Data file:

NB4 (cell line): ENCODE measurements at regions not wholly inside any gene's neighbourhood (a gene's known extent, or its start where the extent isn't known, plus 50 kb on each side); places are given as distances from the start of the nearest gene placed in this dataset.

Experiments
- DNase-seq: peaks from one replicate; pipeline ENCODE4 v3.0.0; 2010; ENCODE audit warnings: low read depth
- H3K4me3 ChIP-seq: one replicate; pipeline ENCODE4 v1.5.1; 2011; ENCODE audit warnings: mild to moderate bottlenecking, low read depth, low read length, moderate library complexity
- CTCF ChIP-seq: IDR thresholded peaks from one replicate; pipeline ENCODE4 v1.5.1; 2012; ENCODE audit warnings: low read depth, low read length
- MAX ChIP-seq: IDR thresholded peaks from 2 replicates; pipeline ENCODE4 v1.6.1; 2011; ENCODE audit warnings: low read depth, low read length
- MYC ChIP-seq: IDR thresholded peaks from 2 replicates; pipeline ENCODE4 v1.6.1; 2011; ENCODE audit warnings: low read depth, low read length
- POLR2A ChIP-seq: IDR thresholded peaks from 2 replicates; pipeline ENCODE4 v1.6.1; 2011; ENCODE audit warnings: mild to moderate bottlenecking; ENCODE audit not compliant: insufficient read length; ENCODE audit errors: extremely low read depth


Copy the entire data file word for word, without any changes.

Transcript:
NB4 (cell line): ENCODE measurements at regions not wholly inside any gene's neighbourhood (a gene's known extent, or its start where the extent isn't known, plus 50 kb on each side); places are given as distances from the start of the nearest gene placed in this dataset.

Experiments
- DNase-seq: peaks from one replicate; pipeline ENCODE4 v3.0.0; 2010; ENCODE audit warnings: low read depth
- H3K4me3 ChIP-seq: one replicate; pipeline ENCODE4 v1.5.1; 2011; ENCODE audit warnings: mild to moderate bottlenecking, low read depth, low read length, moderate library complexity
- CTCF ChIP-seq: IDR thresholded peaks from one replicate; pipeline ENCODE4 v1.5.1; 2012; ENCODE audit warnings: low read depth, low read length
- MAX ChIP-seq: IDR thresholded peaks from 2 replicates; pipeline ENCODE4 v1.6.1; 2011; ENCODE audit warnings: low read depth, low read length
- MYC ChIP-seq: IDR thresholded peaks from 2 replicates; pipeline ENCODE4 v1.6.1; 2011; ENCODE audit warnings: low read depth, low read length
- POLR2A ChIP-seq: IDR thresholded peaks from 2 replicates; pipeline ENCODE4 v1.6.1; 2011; ENCODE audit warnings: mild to moderate bottlenecking; ENCODE audit not compliant: insufficient read length; ENCODE audit errors: extremely low read depth